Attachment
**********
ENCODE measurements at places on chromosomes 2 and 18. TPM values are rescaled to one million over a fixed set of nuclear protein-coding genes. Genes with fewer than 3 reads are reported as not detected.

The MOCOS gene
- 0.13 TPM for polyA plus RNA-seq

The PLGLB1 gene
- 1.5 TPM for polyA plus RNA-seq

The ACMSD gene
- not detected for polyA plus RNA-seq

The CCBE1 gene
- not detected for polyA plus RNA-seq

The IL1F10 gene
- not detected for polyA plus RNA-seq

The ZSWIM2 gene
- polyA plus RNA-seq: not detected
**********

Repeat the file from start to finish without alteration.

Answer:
ENCODE measurements at places on chromosomes 2 and 18. TPM values are rescaled to one million over a fixed set of nuclear protein-coding genes. Genes with fewer than 3 reads are reported as not detected.

The MOCOS gene
- 0.13 TPM for polyA plus RNA-seq

The PLGLB1 gene
- 1.5 TPM for polyA plus RNA-seq

The ACMSD gene
- not detected for polyA plus RNA-seq

The CCBE1 gene
- not detected for polyA plus RNA-seq

The IL1F10 gene
- not detected for polyA plus RNA-seq

The ZSWIM2 gene
- polyA plus RNA-seq: not detected